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The Four Bases of Organizational DNA

Trait by trait, companies can evolve their own execution cultures.

Illustration by Brian Cairns
Every economic era has a theme. The 1960s are still recalled as the “Go-Go” years, when Wall Street was fueling mergers and conglomerations of unprecedented scale. The 1990s were the “Internet Boom” years, when a rising economic tide lifted the boat of just about any company with a plausible business model tale to tell. The agonizingly slow recovery since the Internet bubble burst has inspired the latest motif. Executives no longer believe that a strategy — consolidation, transformation, or breakaway — is enough. “We’ve made the right strategic decision, but my organization isn’t motivated or set up right to get on with it,” they are saying. “Everyone says they understand the vision, but the
businesses and functions just aren’t working together to get results.”

Welcome to the Era of Execution.

Execution has become the new mantra for this first decade of the new millennium. Larry Bossidy, who led AlliedSignal Inc.’s turnaround and its merger with Honeywell International Inc., wrote a book with Ram Charan, titled Execution: The Discipline of Getting Things Done (Crown Business, 2002), that’s been on the business bestseller lists for more than a year. Former IBM CEO Louis V. Gerstner Jr. put forth the same message in his memoir, Who Says Elephants Can’t Dance? Inside IBM’s Historic Turnaround (HarperBusiness, 2002). In it, he says flatly that the revival of the computer giant wasn’t due to vision. “Fixing IBM,” he wrote, “was all about execution.”

Boards of directors, increasingly impatient with CEOs who don’t deliver, have climbed on the execution bandwagon too. Booz Allen Hamilton’s annual study of CEO succession trends showed that forced turnover of underperforming CEOs at major corporations reached a new high in 2002, rising a staggering 70 percent from 2001 and accounting for 39 percent of all chief executive transitions.

But is execution simply a matter of firing the CEO and bringing in a charismatic leader who can get on with “getting things done”? Not at all. Underlying the quest for an execution-driven enterprise is one central question: How does a company design its organization to execute the strategy — whatever the strategy is — and successfully adapt when circumstances change?

Execution is woven deeply into the warp and woof of organizations. It is embedded in the management processes, relationships, measurements, incentives, and beliefs that collectively define the “rules of the game” for each company. Although we often think of companies as monolithic entities, they’re not. They’re collections of individuals who typically act in their own self-interest. Superior and consistent corporate execution occurs only when the actions of individuals within it are aligned with one another, and with the overall strategic interests and values of the company. Performance is the sum total of the tens of thousands of actions and decisions that, at large companies, thousands of people, at every level, make every day.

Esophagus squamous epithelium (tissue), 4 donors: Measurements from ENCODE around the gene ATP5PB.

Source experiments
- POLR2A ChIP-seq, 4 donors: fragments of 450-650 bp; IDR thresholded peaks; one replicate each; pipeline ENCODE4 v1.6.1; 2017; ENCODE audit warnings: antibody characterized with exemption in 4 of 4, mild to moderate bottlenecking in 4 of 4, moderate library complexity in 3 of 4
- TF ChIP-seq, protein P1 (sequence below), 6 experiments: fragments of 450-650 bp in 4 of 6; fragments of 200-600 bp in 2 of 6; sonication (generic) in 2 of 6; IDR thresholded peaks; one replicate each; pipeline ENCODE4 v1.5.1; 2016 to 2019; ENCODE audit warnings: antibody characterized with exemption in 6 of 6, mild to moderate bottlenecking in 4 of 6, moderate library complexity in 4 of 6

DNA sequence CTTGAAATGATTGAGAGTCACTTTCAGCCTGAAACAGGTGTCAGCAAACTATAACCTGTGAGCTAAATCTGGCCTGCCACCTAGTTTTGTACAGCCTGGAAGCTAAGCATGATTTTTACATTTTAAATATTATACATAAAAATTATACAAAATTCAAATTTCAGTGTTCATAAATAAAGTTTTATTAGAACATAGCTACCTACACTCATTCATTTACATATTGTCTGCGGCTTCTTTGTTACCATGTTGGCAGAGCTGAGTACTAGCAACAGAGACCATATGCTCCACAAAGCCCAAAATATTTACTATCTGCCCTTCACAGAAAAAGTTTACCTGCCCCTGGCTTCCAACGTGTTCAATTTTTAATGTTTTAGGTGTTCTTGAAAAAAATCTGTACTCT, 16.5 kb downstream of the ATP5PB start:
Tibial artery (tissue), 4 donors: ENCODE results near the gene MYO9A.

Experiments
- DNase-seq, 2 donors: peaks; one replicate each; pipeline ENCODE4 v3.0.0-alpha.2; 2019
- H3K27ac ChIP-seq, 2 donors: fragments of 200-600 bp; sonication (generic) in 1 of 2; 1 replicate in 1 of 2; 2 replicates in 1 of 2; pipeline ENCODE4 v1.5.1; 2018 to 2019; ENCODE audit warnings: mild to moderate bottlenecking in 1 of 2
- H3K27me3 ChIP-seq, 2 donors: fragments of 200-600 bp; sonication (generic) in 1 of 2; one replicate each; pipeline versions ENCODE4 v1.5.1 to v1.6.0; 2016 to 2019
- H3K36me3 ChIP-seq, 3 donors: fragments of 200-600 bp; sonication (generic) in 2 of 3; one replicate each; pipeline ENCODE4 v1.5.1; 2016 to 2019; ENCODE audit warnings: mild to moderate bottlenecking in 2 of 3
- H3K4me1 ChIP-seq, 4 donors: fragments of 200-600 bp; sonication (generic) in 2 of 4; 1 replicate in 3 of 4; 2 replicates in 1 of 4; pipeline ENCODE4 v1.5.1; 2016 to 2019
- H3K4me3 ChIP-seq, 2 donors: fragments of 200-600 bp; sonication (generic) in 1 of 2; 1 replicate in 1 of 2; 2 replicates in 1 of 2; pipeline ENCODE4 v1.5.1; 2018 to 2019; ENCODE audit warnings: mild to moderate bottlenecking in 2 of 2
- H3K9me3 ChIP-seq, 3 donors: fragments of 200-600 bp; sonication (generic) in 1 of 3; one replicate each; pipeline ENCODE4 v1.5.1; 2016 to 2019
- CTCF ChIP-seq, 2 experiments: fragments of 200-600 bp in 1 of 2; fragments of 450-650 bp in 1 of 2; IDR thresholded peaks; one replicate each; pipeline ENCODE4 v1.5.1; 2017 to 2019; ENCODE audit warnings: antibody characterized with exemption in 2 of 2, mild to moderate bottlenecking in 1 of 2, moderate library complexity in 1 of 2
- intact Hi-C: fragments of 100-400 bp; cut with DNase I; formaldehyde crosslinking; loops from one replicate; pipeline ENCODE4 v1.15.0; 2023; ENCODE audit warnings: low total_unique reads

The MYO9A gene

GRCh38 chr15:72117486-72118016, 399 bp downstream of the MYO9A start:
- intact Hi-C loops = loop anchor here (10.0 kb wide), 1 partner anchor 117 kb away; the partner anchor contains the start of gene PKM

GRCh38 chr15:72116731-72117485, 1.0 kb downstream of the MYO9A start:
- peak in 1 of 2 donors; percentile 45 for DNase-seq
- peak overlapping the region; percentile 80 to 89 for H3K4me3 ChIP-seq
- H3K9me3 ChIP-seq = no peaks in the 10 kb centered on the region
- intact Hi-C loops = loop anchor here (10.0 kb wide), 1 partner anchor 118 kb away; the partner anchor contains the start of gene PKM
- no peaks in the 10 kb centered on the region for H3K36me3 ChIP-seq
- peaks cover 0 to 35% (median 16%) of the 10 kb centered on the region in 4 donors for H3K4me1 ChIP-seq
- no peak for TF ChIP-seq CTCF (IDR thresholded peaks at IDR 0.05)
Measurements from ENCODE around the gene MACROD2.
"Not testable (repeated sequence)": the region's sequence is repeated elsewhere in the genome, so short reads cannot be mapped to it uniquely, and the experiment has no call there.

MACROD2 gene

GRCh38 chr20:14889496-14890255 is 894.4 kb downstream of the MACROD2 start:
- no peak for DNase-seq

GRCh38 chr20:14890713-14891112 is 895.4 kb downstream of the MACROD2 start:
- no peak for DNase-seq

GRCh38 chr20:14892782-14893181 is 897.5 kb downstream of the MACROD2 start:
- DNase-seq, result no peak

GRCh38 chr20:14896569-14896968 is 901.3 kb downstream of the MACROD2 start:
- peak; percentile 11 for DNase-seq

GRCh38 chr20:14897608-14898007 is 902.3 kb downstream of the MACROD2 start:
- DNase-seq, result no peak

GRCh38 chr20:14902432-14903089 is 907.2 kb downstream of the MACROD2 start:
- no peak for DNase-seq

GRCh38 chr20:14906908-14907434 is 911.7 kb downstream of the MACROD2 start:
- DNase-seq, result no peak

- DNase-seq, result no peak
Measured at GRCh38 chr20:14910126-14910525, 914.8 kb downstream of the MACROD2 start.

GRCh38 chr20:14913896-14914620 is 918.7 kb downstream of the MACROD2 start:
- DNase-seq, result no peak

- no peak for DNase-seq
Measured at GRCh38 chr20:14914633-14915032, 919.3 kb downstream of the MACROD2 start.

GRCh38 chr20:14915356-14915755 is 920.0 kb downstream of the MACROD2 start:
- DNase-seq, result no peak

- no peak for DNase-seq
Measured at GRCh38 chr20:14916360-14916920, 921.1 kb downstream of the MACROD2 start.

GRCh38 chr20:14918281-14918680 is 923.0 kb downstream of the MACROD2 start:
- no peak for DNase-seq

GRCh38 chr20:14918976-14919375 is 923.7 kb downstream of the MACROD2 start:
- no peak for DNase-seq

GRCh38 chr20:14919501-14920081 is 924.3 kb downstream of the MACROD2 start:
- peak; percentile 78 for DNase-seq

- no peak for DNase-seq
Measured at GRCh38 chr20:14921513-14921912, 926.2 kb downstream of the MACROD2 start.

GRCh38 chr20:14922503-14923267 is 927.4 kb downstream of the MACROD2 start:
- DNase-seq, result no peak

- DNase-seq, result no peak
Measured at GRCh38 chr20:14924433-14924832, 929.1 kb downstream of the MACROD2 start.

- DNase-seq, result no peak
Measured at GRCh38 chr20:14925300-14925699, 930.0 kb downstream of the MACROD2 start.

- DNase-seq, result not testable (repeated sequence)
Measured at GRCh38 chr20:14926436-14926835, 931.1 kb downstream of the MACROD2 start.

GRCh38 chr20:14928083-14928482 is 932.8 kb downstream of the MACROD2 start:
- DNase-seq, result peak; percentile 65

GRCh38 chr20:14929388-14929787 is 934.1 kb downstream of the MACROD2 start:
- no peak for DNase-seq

Because individual behaviors determine an organization’s success over time, the first step in resolving dysfunctions is to understand how the traits of an organization influence each individual’s behavior and affect his or her performance. We like to use the familiar metaphor of DNA to attempt to codify the idiosyncratic characteristics of a company. Just as the double-stranded DNA molecule is held together by bonds between base pairs of four nucleotides, whose sequence spells out the exact instructions required to create a unique organism, we describe the DNA of a living organization as having four bases that, combined in myriad ways, define an organization’s unique traits. These bases are:

Structure. What does the organizational hierarchy look like? How are the lines and boxes in the organization chart connected? How many layers are in the hierarchy, and how many direct reports does each layer have?

 
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Resources

  1. Jeffrey W. Bennett, Thomas E. Pernsteiner, Paul F. Kocourek, and Steven B. Hedlund, “The Organization vs. the Strategy: Solving the Alignment Paradox,” s+b, Fourth Quarter 2000; Click here.
  2. Paul F. Kocourek, Steven Y. Chung, and Matthew G. McKenna, “Strategic Rollups: Overhauling the Multi-Merger Machine,” s+b, Second Quarter 2000; Click here.
  3. Chuck Lucier, Rob Schuyt, and Eric Spiegel, “CEO Succession 2002: Deliver or Depart,” s+b, Summer 2003; Click here.
  4. Gary Neilson, David Kletter, and John Jones, “Treating the Troubled Corporation,” s+b enews, 03/28/03; Click here.
  5. Randall Rothenberg, “Larry Bossidy: The Thought Leader Interview,” s+b, Third Quarter 2002; Click here.
  6. Michael C. Jensen, Foundations of Organizational Strategy (Harvard University Press, 1998)
 
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